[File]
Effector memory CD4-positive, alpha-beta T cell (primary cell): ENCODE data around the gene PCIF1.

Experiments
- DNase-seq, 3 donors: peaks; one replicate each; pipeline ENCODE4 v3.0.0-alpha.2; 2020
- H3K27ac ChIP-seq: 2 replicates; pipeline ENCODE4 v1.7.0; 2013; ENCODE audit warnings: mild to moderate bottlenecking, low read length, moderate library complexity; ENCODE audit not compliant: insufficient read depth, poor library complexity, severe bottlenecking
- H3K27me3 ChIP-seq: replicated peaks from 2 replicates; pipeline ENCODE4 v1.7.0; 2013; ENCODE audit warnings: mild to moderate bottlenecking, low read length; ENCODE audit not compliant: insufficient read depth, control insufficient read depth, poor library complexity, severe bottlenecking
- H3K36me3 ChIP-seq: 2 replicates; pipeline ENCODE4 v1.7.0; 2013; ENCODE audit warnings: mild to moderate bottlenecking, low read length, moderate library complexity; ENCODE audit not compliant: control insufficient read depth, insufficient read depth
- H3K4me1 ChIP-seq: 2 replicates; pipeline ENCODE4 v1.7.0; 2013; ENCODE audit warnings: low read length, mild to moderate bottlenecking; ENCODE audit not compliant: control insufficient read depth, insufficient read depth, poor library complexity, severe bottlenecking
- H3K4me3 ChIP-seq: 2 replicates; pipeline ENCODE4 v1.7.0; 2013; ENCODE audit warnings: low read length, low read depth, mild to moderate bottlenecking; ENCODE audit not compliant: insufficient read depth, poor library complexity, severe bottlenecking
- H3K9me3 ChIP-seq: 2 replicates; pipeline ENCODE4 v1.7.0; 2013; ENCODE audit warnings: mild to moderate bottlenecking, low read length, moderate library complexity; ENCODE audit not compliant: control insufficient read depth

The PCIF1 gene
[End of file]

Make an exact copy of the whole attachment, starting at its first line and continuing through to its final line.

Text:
Effector memory CD4-positive, alpha-beta T cell (primary cell): ENCODE data around the gene PCIF1.

Experiments
- DNase-seq, 3 donors: peaks; one replicate each; pipeline ENCODE4 v3.0.0-alpha.2; 2020
- H3K27ac ChIP-seq: 2 replicates; pipeline ENCODE4 v1.7.0; 2013; ENCODE audit warnings: mild to moderate bottlenecking, low read length, moderate library complexity; ENCODE audit not compliant: insufficient read depth, poor library complexity, severe bottlenecking
- H3K27me3 ChIP-seq: replicated peaks from 2 replicates; pipeline ENCODE4 v1.7.0; 2013; ENCODE audit warnings: mild to moderate bottlenecking, low read length; ENCODE audit not compliant: insufficient read depth, control insufficient read depth, poor library complexity, severe bottlenecking
- H3K36me3 ChIP-seq: 2 replicates; pipeline ENCODE4 v1.7.0; 2013; ENCODE audit warnings: mild to moderate bottlenecking, low read length, moderate library complexity; ENCODE audit not compliant: control insufficient read depth, insufficient read depth
- H3K4me1 ChIP-seq: 2 replicates; pipeline ENCODE4 v1.7.0; 2013; ENCODE audit warnings: low read length, mild to moderate bottlenecking; ENCODE audit not compliant: control insufficient read depth, insufficient read depth, poor library complexity, severe bottlenecking
- H3K4me3 ChIP-seq: 2 replicates; pipeline ENCODE4 v1.7.0; 2013; ENCODE audit warnings: low read length, low read depth, mild to moderate bottlenecking; ENCODE audit not compliant: insufficient read depth, poor library complexity, severe bottlenecking
- H3K9me3 ChIP-seq: 2 replicates; pipeline ENCODE4 v1.7.0; 2013; ENCODE audit warnings: mild to moderate bottlenecking, low read length, moderate library complexity; ENCODE audit not compliant: control insufficient read depth

The PCIF1 gene